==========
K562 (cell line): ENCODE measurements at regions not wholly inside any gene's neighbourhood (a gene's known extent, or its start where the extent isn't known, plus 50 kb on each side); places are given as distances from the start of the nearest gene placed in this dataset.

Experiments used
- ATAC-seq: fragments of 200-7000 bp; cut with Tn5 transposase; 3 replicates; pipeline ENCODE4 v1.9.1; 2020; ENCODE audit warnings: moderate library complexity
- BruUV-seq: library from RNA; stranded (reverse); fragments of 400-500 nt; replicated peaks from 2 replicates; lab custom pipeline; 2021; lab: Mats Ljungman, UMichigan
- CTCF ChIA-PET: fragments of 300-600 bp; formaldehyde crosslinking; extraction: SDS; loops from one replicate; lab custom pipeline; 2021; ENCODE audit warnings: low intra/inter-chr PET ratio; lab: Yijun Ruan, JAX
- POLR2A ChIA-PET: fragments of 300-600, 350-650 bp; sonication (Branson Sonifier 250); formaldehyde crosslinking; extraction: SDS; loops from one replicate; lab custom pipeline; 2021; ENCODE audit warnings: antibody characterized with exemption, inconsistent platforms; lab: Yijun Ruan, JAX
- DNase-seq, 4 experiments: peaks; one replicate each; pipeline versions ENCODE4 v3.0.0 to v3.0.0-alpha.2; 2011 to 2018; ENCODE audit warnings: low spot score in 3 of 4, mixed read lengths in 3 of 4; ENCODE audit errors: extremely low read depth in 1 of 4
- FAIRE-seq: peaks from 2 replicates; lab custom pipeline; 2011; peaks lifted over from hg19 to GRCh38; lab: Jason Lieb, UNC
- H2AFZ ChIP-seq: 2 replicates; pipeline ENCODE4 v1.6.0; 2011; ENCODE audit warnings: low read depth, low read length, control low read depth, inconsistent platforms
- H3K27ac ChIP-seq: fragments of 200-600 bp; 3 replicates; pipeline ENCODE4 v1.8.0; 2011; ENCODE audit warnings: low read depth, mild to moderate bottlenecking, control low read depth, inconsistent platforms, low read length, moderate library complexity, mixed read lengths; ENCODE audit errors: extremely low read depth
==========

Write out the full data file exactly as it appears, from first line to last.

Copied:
K562 (cell line): ENCODE measurements at regions not wholly inside any gene's neighbourhood (a gene's known extent, or its start where the extent isn't known, plus 50 kb on each side); places are given as distances from the start of the nearest gene placed in this dataset.

Experiments used
- ATAC-seq: fragments of 200-7000 bp; cut with Tn5 transposase; 3 replicates; pipeline ENCODE4 v1.9.1; 2020; ENCODE audit warnings: moderate library complexity
- BruUV-seq: library from RNA; stranded (reverse); fragments of 400-500 nt; replicated peaks from 2 replicates; lab custom pipeline; 2021; lab: Mats Ljungman, UMichigan
- CTCF ChIA-PET: fragments of 300-600 bp; formaldehyde crosslinking; extraction: SDS; loops from one replicate; lab custom pipeline; 2021; ENCODE audit warnings: low intra/inter-chr PET ratio; lab: Yijun Ruan, JAX
- POLR2A ChIA-PET: fragments of 300-600, 350-650 bp; sonication (Branson Sonifier 250); formaldehyde crosslinking; extraction: SDS; loops from one replicate; lab custom pipeline; 2021; ENCODE audit warnings: antibody characterized with exemption, inconsistent platforms; lab: Yijun Ruan, JAX
- DNase-seq, 4 experiments: peaks; one replicate each; pipeline versions ENCODE4 v3.0.0 to v3.0.0-alpha.2; 2011 to 2018; ENCODE audit warnings: low spot score in 3 of 4, mixed read lengths in 3 of 4; ENCODE audit errors: extremely low read depth in 1 of 4
- FAIRE-seq: peaks from 2 replicates; lab custom pipeline; 2011; peaks lifted over from hg19 to GRCh38; lab: Jason Lieb, UNC
- H2AFZ ChIP-seq: 2 replicates; pipeline ENCODE4 v1.6.0; 2011; ENCODE audit warnings: low read depth, low read length, control low read depth, inconsistent platforms
- H3K27ac ChIP-seq: fragments of 200-600 bp; 3 replicates; pipeline ENCODE4 v1.8.0; 2011; ENCODE audit warnings: low read depth, mild to moderate bottlenecking, control low read depth, inconsistent platforms, low read length, moderate library complexity, mixed read lengths; ENCODE audit errors: extremely low read depth